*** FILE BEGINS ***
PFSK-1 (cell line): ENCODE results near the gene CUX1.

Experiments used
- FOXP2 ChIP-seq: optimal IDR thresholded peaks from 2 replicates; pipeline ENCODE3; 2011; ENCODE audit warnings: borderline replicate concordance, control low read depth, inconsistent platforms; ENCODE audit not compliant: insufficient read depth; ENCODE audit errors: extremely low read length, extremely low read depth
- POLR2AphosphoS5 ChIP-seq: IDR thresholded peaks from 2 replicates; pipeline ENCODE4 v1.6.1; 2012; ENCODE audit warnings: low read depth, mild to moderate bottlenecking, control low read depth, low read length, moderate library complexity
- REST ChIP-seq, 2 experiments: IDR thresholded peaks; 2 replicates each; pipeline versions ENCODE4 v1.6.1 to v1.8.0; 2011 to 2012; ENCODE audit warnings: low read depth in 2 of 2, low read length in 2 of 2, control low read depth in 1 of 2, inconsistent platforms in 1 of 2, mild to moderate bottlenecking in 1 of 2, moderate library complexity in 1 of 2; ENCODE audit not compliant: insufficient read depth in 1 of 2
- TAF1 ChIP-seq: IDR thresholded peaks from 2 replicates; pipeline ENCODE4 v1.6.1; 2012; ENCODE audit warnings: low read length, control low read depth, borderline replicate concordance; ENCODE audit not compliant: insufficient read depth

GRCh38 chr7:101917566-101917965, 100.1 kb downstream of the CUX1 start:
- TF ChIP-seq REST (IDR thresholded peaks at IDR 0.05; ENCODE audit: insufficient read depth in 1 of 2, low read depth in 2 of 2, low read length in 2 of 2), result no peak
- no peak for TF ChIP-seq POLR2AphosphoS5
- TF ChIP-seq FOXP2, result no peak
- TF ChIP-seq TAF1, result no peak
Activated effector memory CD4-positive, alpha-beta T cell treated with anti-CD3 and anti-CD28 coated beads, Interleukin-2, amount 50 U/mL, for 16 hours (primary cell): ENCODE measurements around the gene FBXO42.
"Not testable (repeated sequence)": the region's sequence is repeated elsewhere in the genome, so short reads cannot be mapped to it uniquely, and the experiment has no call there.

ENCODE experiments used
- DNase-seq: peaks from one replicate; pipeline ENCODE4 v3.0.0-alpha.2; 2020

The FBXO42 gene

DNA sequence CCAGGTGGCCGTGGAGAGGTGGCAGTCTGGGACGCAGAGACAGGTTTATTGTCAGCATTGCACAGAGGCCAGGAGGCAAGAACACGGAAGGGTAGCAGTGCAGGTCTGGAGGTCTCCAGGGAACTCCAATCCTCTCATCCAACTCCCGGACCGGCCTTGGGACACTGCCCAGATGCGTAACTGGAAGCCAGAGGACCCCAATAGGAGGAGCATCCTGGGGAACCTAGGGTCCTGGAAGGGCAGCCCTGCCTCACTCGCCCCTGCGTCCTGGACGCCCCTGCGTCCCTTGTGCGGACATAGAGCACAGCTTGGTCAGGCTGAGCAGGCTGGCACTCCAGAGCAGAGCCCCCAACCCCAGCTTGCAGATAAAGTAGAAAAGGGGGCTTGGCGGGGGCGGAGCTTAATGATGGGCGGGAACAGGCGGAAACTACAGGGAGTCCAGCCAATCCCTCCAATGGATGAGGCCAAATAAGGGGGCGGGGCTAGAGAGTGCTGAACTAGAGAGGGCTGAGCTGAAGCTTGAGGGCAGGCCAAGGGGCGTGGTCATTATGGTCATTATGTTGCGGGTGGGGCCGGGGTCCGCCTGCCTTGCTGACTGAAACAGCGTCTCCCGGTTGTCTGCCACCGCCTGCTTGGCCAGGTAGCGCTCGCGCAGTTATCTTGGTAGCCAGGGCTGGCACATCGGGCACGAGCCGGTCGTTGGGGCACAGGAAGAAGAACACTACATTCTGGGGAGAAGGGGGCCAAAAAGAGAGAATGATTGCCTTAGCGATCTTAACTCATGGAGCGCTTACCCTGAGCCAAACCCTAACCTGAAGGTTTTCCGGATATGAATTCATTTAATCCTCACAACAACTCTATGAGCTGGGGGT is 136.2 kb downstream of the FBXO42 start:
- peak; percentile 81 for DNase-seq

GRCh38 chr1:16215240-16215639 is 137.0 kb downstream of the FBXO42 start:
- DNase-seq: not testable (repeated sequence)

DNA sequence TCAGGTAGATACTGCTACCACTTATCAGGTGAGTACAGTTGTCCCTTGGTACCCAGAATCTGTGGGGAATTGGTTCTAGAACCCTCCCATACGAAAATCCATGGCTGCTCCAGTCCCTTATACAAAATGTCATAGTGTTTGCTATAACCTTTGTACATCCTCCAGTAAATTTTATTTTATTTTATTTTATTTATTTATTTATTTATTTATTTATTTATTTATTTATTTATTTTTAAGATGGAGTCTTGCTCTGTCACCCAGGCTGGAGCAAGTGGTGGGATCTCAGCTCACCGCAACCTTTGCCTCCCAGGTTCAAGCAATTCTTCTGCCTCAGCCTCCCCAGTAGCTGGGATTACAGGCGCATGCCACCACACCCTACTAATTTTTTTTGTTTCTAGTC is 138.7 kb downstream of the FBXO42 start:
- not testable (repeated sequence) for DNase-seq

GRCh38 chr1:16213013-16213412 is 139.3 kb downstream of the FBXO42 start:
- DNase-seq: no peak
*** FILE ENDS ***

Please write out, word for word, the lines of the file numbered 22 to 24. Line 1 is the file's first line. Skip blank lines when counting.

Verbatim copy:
- not testable (repeated sequence) for DNase-seq

GRCh38 chr1:16213013-16213412 is 139.3 kb downstream of the FBXO42 start:
- DNase-seq: no peak